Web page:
Wednesday’s Quick Clicks…

The Mid-Atlantic Innocence Project seeks new DNA test in 1974 Virginia Beach rape…

The West Virginia Innocence Project seeks DNA testing in effort to prove client’s innocence…

Tuesday’s Quick Clicks…

In Ghana, a newspaper reporter is suing the government for 2 million Ghanaian Cedi ($500,000 USD) for wrongful imprisonment…

In Scotland, family members of the Lockerbie bombing victims lose bid to overturn the conviction of Abdelbaset al-Megrahi…

In the US, President Obama has signed a bill that will expand clemency powers to allow the release of nonviolent drug offenders…

Judge identifies 12 huge lies about Justice in America…

Monday’s Quick Clicks…

The New Jersey legislature has passed a bill that will increase the availability of DNA testing for all inmates claiming to have been wrongfully convicted…

The Michigan Supreme Court has granted a new trial for a Michigan Innocence Project client Leo Ackley…

Rhode Island expands law to allow DNA testing for those convicted of any violent crime…

Steve Wax of the Oregon Innocence Project explains the new Oregon DNA testing law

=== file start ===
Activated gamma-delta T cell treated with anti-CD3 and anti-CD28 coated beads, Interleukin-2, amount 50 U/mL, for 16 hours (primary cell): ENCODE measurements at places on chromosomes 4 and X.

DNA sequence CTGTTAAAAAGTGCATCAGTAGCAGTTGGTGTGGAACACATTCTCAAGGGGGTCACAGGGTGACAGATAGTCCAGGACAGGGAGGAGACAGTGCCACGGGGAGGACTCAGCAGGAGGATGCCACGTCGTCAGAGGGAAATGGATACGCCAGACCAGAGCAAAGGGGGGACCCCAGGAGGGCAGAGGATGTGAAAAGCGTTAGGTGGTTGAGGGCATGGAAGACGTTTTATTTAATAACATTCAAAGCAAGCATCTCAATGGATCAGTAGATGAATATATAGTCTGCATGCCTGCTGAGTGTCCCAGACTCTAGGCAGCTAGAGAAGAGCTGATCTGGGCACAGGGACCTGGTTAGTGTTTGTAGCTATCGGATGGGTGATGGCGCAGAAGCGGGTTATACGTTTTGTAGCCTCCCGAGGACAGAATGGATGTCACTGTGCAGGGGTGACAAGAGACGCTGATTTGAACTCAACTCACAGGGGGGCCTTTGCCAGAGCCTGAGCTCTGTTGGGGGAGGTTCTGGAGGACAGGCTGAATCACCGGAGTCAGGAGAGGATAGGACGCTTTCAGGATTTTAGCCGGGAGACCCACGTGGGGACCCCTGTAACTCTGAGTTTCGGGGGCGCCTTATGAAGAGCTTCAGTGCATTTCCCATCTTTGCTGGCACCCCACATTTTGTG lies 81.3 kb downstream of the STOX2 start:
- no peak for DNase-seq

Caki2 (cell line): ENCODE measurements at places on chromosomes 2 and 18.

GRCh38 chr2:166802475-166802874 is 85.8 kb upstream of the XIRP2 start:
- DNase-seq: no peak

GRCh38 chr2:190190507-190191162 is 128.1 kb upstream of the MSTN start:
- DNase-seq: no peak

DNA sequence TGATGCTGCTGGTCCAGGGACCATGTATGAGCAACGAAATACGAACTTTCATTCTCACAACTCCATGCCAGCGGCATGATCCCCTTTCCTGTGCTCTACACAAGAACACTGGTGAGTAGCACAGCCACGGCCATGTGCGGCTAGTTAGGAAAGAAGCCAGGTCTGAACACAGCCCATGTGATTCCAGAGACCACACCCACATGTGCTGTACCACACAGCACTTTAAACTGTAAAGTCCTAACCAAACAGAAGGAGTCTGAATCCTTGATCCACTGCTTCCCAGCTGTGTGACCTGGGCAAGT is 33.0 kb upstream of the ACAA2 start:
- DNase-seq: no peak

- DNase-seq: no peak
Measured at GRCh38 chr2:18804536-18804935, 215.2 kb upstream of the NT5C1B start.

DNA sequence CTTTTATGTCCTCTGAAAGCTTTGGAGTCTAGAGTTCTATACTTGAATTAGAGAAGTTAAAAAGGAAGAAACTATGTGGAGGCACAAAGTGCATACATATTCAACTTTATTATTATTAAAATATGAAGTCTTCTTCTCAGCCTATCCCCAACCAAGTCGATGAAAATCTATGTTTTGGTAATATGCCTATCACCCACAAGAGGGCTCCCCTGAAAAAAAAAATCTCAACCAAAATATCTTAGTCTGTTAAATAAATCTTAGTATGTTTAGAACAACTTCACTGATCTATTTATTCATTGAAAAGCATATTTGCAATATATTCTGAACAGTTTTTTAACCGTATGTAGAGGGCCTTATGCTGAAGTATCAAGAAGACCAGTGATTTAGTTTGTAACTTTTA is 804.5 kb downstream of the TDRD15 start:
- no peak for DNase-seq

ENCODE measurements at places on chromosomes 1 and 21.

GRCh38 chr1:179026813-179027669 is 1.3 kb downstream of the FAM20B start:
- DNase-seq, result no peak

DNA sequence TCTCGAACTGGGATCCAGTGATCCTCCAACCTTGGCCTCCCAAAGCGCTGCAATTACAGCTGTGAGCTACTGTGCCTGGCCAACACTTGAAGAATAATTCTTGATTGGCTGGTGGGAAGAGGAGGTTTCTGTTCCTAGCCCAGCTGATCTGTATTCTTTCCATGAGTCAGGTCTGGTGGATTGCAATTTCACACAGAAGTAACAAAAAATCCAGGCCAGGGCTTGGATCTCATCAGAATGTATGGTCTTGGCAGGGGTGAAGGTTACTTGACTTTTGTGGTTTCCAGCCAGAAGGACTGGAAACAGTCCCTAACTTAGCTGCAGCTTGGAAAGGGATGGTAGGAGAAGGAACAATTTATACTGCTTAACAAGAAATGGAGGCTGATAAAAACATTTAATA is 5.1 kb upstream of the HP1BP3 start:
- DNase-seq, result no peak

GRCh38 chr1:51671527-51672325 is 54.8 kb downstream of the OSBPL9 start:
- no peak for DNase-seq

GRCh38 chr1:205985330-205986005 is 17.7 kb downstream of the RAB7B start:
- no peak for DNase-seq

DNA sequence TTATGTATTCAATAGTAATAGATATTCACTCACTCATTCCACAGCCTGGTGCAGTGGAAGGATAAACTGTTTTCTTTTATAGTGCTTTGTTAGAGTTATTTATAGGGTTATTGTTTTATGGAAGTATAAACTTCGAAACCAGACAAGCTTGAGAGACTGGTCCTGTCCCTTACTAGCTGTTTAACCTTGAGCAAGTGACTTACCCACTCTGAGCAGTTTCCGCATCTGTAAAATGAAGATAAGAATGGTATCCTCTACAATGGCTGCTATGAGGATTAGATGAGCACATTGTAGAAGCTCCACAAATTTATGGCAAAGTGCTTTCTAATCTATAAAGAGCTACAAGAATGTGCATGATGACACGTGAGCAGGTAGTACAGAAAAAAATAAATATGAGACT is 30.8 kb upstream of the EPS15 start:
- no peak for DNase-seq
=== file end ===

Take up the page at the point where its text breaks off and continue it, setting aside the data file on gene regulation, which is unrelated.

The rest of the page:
Thursday’s Quick Clicks…

The Governor of Oregon has signed a law that will expand access to post-conviction DNA testing…

The ACLU of Nebraska and the Nebraska Innocence Project are suing to obtain jailhouse records on behalf of an Omaha man who was convicted of murder in 2009…

The Economist reports a global trend toward abolition of the death penalty…

The Oklahoma Innocence Project has filed an application for post-conviction relief on behalf of a Tulsa man convicted of 2001 murder…

Judge Kozinski: Time to Rein In Prosecutors

Alex Kozinski is a judge of the Ninth US Circuit Court of Appeals. He has previously been outspoken regarding prosecutorial misconduct, and has recently authored an article for the Georgetown Law Review on the subject.

See the Wall Street Journal Law Blog article here. In the WSJ article, you’ll find a link to Judge Kozinski’s full article, which is lengthy, but the WSJ article provides a reasonable summary.

 

Wednesday’s Quick Clicks…

Adnan Syed of “Serial” podcast seeks evidentiary hearing on new alibi evidence…

new bill designed to strengthen the UK court system’s ability to overturn wrongful convictions has been presented to Parliament…

A year after being exonerated, Kevin Martin files $30 million compensation suit against the District of Columbia for the 26 years he spent wrongfully imprisoned…

Illinois exoneree Darrell Williams finally gets a shot at playing in the NBA

South African Constitutional Court Orders Immediate Release of Wrongfully Imprisoned Man